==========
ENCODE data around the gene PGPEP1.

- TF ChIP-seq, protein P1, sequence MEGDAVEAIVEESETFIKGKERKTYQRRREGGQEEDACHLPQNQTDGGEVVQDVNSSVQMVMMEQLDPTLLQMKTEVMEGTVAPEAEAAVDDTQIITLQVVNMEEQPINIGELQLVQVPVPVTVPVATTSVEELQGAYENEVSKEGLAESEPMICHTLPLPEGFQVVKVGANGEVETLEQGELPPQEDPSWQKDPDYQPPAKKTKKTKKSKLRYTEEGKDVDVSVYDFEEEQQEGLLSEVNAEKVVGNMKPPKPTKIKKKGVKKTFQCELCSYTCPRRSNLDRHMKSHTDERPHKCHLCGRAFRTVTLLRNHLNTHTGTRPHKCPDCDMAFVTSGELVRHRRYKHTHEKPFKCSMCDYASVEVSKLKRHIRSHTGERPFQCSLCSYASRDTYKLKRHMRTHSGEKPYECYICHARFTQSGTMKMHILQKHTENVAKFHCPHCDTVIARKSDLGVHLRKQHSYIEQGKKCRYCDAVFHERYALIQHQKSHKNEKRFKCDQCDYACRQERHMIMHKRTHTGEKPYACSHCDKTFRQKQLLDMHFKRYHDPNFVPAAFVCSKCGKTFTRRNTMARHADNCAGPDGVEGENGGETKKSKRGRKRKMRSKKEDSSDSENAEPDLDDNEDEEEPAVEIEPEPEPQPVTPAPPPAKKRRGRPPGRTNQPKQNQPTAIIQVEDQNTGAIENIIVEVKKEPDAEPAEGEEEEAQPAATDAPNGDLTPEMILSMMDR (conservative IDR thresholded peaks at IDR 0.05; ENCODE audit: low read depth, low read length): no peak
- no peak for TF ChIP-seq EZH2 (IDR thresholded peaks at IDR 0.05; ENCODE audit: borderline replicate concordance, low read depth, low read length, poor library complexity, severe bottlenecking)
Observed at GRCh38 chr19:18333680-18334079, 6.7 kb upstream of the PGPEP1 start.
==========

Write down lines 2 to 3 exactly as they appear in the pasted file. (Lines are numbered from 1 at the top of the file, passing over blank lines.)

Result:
- TF ChIP-seq, protein P1, sequence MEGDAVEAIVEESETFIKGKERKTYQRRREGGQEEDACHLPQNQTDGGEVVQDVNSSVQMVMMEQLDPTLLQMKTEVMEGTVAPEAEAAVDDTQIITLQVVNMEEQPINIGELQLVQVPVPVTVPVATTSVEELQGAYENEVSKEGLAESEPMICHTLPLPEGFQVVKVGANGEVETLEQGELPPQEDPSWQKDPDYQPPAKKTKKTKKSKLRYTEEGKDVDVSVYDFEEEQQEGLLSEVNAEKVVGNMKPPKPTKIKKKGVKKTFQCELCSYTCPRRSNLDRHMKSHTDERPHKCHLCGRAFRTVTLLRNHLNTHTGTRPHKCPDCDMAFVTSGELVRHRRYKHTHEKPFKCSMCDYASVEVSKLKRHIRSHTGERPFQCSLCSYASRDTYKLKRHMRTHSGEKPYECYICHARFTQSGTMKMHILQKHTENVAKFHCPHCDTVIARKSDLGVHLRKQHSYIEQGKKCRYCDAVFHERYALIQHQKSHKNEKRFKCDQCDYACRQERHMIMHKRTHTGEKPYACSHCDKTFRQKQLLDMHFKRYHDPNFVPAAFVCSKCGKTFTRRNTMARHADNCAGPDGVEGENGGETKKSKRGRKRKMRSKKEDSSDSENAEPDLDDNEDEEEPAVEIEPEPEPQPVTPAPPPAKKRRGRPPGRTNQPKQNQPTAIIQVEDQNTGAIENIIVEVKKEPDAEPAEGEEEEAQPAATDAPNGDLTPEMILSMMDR (conservative IDR thresholded peaks at IDR 0.05; ENCODE audit: low read depth, low read length): no peak
- no peak for TF ChIP-seq EZH2 (IDR thresholded peaks at IDR 0.05; ENCODE audit: borderline replicate concordance, low read depth, low read length, poor library complexity, severe bottlenecking)